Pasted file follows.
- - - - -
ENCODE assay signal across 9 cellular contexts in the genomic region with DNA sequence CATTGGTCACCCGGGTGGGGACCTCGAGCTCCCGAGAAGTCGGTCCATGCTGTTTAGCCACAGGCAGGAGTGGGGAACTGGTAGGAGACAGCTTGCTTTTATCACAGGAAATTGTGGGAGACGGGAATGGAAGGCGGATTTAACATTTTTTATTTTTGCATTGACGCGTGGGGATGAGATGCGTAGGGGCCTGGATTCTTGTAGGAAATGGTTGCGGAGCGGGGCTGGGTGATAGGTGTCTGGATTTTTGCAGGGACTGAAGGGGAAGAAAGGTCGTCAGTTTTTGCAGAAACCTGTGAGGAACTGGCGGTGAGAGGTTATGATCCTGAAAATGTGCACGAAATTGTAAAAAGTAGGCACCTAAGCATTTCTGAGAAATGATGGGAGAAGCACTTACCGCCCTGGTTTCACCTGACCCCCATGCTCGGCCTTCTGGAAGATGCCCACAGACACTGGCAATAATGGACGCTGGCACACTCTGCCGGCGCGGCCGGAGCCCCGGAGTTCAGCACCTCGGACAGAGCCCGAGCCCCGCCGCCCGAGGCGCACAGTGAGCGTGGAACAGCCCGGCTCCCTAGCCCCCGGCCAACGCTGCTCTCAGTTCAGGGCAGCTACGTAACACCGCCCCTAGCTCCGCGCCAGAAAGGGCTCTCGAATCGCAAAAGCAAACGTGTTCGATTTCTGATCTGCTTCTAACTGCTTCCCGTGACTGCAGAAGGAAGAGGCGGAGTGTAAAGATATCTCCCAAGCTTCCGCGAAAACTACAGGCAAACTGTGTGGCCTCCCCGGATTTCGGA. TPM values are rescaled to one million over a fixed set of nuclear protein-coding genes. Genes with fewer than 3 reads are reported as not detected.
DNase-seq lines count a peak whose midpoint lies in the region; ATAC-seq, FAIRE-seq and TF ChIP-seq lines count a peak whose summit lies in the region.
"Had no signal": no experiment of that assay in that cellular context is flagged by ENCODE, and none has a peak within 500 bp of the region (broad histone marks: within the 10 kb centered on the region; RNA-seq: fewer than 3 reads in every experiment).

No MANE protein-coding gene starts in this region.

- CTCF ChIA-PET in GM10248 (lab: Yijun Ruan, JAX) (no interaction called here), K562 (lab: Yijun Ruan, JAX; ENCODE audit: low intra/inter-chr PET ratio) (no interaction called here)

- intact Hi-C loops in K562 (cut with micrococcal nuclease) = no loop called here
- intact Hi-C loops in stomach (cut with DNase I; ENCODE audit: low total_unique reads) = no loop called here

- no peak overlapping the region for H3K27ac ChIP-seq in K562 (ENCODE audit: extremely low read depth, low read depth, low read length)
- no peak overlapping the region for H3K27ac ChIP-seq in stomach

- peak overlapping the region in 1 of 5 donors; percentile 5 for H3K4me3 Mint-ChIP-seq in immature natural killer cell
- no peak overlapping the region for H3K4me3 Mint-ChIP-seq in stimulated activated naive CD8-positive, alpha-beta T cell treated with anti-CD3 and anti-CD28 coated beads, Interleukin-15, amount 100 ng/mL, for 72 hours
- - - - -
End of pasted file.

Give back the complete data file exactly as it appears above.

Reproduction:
ENCODE assay signal across 9 cellular contexts in the genomic region with DNA sequence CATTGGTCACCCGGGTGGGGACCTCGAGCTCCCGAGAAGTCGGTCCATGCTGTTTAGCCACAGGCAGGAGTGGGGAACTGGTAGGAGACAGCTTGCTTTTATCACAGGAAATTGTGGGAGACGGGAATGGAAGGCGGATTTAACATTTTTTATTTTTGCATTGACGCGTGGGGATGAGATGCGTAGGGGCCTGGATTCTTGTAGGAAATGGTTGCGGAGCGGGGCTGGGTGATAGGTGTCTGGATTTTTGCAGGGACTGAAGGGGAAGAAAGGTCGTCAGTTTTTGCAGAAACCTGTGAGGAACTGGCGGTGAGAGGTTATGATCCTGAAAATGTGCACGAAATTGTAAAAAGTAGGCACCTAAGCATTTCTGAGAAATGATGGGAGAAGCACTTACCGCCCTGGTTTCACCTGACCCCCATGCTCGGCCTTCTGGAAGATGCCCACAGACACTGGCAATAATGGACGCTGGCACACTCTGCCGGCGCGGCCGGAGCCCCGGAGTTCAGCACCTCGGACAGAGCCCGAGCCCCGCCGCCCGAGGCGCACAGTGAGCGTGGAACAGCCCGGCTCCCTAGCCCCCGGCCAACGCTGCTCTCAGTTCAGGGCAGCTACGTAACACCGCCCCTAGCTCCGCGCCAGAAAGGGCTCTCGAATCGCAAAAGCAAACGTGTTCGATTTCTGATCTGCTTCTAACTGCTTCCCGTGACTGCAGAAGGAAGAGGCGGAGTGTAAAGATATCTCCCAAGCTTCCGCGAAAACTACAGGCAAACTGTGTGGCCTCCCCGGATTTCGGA. TPM values are rescaled to one million over a fixed set of nuclear protein-coding genes. Genes with fewer than 3 reads are reported as not detected.
DNase-seq lines count a peak whose midpoint lies in the region; ATAC-seq, FAIRE-seq and TF ChIP-seq lines count a peak whose summit lies in the region.
"Had no signal": no experiment of that assay in that cellular context is flagged by ENCODE, and none has a peak within 500 bp of the region (broad histone marks: within the 10 kb centered on the region; RNA-seq: fewer than 3 reads in every experiment).

No MANE protein-coding gene starts in this region.

- CTCF ChIA-PET in GM10248 (lab: Yijun Ruan, JAX) (no interaction called here), K562 (lab: Yijun Ruan, JAX; ENCODE audit: low intra/inter-chr PET ratio) (no interaction called here)

- intact Hi-C loops in K562 (cut with micrococcal nuclease) = no loop called here
- intact Hi-C loops in stomach (cut with DNase I; ENCODE audit: low total_unique reads) = no loop called here

- no peak overlapping the region for H3K27ac ChIP-seq in K562 (ENCODE audit: extremely low read depth, low read depth, low read length)
- no peak overlapping the region for H3K27ac ChIP-seq in stomach

- peak overlapping the region in 1 of 5 donors; percentile 5 for H3K4me3 Mint-ChIP-seq in immature natural killer cell
- no peak overlapping the region for H3K4me3 Mint-ChIP-seq in stimulated activated naive CD8-positive, alpha-beta T cell treated with anti-CD3 and anti-CD28 coated beads, Interleukin-15, amount 100 ng/mL, for 72 hours